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The (International) Noise Conspiracy: Survival SicknessSurvival Sickness (2000)
Reviewer Rating: 4
Contributed by: adamAdam
(others by this writer | submit your own)
Dennis Lyxzén is best known as the front man of the now defunct Refused, who were critically lauded for their groundbreaking and intelligent hardcore. Their final album, “The Shape of Punk to Come” was one of the top albums of 1998 and puts undo expectations on Lyxzén’s current projects. After experimenting with folk in Lost Patrol, Lyxzén took his socialist politics to a new, but entirely different level with the Noise Conspiracy.
The Umeĺ, Sweden five piece plays a hybrid of traditional rock & roll, 60s soul, and late 70s Clash-style punk. The style is entirely regressive compared to the leaps and bounds made by Refused, but Lyxzén’s lyrical content is much the same, if not as bleak. Articulaed at length by Lyxzén in countless interviews, the overall tone that Refused put forth was in fact counterproductive to his political cause. Socialism is something that current politics and public opinion has looked away from. A public unwilling to appreciate screaming vocals and drudging metal would doubtlessly also ignore whatever message was being screamed. In a reaction to this, the Noise Conspiracy stays far from this territory, sounding far closer to the Who then Minor Threat. The band Lyxzén assembled includes vertrans of other Swedish outfits, including guitarist Lars Strömberg (Separation), bassist Inge Johansson (The Female Anchor of Sade), guitarist / organist Sara Almgren (Saidwas, Doughnuts) and drummer Ludwig Dahlberg (Saidwas).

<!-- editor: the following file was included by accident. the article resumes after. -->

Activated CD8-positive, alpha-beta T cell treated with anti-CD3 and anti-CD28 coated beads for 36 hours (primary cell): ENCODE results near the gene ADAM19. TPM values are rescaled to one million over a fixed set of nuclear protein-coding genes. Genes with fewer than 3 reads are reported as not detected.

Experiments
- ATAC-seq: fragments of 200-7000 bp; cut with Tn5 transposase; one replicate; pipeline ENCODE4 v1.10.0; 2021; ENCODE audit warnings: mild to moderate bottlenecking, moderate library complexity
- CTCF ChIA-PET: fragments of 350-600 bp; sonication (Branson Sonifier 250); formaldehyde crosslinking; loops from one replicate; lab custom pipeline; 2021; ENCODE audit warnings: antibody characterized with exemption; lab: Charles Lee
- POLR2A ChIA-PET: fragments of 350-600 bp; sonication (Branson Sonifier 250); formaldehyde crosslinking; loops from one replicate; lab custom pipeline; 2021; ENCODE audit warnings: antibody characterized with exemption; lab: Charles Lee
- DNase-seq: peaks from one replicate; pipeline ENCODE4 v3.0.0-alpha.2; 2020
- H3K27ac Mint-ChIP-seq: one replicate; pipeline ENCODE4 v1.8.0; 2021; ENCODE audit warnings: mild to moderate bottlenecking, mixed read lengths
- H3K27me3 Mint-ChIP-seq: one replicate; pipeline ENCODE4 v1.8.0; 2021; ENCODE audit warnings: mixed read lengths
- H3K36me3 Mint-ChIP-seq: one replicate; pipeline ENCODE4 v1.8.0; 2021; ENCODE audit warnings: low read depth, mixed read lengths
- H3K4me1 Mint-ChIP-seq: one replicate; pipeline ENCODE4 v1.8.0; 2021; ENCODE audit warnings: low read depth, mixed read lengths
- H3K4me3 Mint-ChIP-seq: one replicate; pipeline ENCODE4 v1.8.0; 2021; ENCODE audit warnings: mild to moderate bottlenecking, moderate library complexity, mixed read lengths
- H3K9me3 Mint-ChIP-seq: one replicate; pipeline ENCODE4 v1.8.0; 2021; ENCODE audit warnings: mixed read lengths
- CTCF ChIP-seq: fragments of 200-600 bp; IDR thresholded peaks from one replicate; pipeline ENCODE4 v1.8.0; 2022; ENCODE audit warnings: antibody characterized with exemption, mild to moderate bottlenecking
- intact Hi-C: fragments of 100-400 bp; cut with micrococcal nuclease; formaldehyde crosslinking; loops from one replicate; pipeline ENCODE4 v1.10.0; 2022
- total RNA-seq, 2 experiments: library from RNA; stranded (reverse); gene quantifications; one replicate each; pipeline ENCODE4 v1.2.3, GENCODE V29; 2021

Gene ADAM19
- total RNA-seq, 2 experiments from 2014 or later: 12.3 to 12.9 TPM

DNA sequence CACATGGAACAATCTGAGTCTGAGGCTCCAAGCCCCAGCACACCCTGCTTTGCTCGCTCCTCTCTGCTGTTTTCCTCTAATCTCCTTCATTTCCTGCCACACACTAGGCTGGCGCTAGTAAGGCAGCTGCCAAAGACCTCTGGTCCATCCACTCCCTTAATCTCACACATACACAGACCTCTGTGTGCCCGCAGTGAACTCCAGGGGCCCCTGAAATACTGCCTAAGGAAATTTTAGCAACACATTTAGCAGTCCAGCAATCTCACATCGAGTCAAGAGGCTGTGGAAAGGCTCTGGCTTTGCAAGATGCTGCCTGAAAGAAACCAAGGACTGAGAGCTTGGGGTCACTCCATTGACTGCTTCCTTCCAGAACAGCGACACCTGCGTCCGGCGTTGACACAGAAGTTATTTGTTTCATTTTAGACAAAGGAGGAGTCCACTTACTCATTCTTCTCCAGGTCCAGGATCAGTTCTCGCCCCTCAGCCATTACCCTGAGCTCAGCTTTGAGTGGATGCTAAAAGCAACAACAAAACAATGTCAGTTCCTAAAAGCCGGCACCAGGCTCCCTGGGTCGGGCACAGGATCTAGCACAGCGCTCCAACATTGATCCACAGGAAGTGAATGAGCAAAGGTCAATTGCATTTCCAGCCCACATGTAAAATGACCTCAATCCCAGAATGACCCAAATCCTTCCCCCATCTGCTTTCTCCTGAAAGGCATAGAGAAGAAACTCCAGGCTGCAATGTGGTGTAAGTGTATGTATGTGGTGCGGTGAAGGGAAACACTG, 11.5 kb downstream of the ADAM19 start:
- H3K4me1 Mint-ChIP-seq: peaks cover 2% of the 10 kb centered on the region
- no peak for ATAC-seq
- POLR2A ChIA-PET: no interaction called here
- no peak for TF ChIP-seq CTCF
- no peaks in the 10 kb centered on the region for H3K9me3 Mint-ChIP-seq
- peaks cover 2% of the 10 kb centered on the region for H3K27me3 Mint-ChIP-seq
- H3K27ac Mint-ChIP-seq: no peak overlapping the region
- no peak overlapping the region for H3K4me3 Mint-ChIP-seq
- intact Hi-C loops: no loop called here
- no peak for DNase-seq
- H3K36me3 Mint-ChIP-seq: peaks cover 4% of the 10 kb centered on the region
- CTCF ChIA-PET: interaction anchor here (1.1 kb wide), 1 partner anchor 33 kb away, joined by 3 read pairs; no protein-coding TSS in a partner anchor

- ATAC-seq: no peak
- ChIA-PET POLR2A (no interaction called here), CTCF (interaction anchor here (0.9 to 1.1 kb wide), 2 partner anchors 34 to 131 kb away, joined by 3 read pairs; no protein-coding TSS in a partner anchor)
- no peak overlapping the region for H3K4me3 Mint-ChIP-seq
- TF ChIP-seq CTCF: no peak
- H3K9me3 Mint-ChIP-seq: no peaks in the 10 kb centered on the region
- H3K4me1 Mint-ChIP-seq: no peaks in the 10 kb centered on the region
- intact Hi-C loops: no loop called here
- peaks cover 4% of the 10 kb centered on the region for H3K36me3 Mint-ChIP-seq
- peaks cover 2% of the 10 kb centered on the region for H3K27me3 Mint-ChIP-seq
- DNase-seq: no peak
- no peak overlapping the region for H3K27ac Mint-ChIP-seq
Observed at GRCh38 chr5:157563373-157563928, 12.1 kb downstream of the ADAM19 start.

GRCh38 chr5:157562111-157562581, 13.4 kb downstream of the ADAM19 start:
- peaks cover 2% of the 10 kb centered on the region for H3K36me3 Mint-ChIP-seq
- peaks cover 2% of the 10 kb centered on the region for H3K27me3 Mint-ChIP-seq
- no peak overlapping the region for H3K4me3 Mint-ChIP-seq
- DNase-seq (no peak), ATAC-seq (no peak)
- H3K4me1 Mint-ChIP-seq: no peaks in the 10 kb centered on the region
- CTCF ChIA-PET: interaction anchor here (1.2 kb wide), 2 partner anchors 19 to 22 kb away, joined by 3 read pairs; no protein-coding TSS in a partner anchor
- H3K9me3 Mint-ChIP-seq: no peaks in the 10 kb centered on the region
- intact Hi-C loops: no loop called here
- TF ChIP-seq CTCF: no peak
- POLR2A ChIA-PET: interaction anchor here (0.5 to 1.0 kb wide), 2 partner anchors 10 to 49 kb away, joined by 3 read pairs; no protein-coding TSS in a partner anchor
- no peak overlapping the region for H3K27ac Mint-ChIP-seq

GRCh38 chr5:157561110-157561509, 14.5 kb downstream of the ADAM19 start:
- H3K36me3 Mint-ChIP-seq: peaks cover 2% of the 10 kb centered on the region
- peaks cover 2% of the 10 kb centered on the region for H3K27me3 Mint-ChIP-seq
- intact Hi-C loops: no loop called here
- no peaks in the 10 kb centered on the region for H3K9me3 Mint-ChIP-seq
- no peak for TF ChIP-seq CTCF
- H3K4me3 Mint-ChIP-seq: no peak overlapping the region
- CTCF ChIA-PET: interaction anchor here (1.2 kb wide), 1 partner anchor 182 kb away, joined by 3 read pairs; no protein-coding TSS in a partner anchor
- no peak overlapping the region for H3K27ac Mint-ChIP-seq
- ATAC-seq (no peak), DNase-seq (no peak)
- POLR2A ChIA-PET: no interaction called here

Infectious, soulful and fun, Lyxzén’s band sets an adequate backdrop for his goal of making Marxism accessible for more than just political scientists. Towards this goal his lyrics draw many parallels between politics and relationships. Abstract socialist theory is presented in a hip and sexy way in songs like “Only Lovers Left Alive” and “I Wanna Know About U.” The bouncing single “Smash It Up” and the sing-along “(I’ve Got) Survival Sickness” entirely succeed in their goals. The band speeds things up in the punky “Reproduction of Death,” and “Ready Steady Go!
The album, for all its success, lacks variety and wouldn’t hold up well if it were much longer. The softer moments, like the adequately named “Will It Ever Be Quiet?” are too far in between to effect the pacing. However the Noise Conspiracy’s major foe to overcome will be that of Refused. Fans who followed Lyxzén’s career may not be able to accept minimalist Kinks-style garage rock from the man behind “New Noise.” However T(I)NC is not aimed at Refused’s audience, and can’t be judged by the standards of a technical hardcore band. With your expectations in check, this album’s a blast.
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